A doctor with a presence on a social media site might also find it difficult to take off a few days for a vacation. The doctor could easily find him or herself bombarded with comments asking when he will return and whether the patient can wait until his return. Clearly, this would make it far more difficult for the doctor to have some downtime. And patients must realize the doctors are human and need to sleep, eat, spend time with their families and take vacations.

There is also the critical matter of responsibility. Is a doctor responsible medically for a comment that was made on their social media site? If a doctor misdiagnoses a patient based on a Facebook comment, is this considered malpractice? And, you cannot discuss such issues without raising the legal repercussions. Can a doctor be sued for not responding to a patient via a social media site?

Some of the same issues arise when a doctor offers patients the option to send an email. In these cases, the doctor often formally states that the purpose of the email should never be to raise and/or discuss an active medical illness. As such, the email is appropriate for asking for a refill on medication, or perhaps asking for some general advice related to travel  abroad. But the email should never be used for stating that the patient is having on and off chest pain since the early morning. In such a case, the patient must seek immediate medical care. In some practices, the doctors hire a dedicated person to handle email. Or, the doctors will ask their nurse to begin his or her day with a review of emails from the previous day. The nurse has sufficient medical training to spot suspicious comments, and knows enough to answer certain medical questions or to ask the physician before answering. But even in this case, you can definitely imagine a scenario where the nurse, even after consulting with the physician, makes an honest and very human mistake due to a subtlety in the patient’s language. At this point, the physician will need to deal with the repercussions and complications of this misunderstanding. In some cases, such an event can be so unnerving, that the doctor cancels the email option.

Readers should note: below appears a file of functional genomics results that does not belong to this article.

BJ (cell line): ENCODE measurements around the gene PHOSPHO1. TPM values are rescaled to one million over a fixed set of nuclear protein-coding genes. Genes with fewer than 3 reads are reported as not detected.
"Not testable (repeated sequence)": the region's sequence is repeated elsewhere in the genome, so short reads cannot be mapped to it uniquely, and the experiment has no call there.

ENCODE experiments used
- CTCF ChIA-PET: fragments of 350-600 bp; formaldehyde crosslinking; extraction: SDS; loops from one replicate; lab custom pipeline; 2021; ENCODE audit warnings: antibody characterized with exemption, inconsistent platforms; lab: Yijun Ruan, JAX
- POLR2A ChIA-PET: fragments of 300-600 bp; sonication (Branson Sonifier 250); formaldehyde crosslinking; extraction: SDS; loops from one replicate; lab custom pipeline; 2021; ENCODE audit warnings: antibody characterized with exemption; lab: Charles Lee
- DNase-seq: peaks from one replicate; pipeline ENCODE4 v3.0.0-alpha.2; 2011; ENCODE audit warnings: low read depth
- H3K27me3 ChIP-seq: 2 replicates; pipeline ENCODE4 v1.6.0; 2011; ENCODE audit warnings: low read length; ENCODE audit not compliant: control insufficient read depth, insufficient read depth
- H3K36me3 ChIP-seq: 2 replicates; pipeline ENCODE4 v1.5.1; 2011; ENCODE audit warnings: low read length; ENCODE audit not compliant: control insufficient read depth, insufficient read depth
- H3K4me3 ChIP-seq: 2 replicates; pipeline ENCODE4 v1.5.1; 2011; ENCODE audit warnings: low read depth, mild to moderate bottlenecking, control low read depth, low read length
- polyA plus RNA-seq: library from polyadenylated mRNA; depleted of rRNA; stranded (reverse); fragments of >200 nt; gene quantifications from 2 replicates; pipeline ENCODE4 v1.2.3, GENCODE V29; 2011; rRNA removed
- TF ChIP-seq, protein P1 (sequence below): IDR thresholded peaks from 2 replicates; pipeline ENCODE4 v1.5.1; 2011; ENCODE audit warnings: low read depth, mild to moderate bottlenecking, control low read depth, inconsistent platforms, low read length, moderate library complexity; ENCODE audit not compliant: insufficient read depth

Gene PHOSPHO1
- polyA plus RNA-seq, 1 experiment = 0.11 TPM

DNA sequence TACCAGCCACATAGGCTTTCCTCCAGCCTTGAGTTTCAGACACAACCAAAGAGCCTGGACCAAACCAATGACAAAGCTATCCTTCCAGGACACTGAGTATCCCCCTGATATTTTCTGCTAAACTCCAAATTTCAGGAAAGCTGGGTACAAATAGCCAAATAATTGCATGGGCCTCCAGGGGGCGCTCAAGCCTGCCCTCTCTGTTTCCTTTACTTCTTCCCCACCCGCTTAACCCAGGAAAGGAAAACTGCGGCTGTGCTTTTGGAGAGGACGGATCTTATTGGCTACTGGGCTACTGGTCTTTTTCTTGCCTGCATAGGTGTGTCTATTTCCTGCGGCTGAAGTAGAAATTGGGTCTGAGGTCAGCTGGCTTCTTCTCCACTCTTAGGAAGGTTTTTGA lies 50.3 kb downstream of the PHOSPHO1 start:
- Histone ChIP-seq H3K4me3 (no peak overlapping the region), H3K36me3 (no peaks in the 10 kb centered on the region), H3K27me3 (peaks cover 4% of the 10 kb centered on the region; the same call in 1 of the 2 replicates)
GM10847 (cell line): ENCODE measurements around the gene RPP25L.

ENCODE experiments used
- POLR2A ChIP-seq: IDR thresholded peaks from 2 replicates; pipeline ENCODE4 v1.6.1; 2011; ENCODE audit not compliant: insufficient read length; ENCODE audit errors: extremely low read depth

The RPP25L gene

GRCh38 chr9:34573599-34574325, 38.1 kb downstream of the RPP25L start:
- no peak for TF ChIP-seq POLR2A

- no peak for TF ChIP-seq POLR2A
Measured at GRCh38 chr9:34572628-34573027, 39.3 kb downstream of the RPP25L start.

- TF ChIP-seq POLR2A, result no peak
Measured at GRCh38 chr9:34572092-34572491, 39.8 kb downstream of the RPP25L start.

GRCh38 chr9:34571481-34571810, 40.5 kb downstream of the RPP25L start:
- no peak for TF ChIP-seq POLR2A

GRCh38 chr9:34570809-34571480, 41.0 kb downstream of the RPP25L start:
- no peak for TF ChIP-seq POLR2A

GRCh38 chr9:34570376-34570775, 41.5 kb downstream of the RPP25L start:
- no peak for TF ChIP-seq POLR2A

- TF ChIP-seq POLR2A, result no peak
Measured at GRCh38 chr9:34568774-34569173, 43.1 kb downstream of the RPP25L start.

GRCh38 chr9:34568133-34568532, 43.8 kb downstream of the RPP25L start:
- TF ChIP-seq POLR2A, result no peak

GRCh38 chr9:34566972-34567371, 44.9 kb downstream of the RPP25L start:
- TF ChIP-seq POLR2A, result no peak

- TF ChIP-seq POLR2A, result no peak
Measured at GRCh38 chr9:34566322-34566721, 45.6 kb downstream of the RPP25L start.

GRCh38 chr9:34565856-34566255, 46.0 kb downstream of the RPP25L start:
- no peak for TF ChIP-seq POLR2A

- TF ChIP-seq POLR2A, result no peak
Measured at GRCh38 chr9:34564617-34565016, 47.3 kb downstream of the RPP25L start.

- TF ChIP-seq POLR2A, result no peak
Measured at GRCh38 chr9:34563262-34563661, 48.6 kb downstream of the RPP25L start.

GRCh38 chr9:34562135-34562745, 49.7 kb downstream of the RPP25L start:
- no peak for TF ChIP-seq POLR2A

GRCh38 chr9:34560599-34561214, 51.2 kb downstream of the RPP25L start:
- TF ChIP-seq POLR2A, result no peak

If social media is problematic, at least for the doctor, does it mean that the medical community must abandon all forms of online communication with patients? Some doctors will simply state that they would embrace online care if they could reliably assess a patient via the Internet.  There are tremendous advances in this area of medical care, many of them based on technologies that provide for “remote presence”. This will likely be a critical new area in healthcare across the entire world in the years to come. And, I will discuss this in more detail in my next blog entry.

Thanks for listening.

About the Author
Dr. Nahum Kovalski received his bachelor's of science in computer science and his medical degree in Canada. He came to Israel in 1991 and married his wife of 22 years in 1992. He has 3 amazing children and has lived in Jerusalem since making Aliyah. Dr. Kovalski was with TEREM Emergency Medical Services for 21 years until June of 2014, and is now a private consultant on medicine and technology.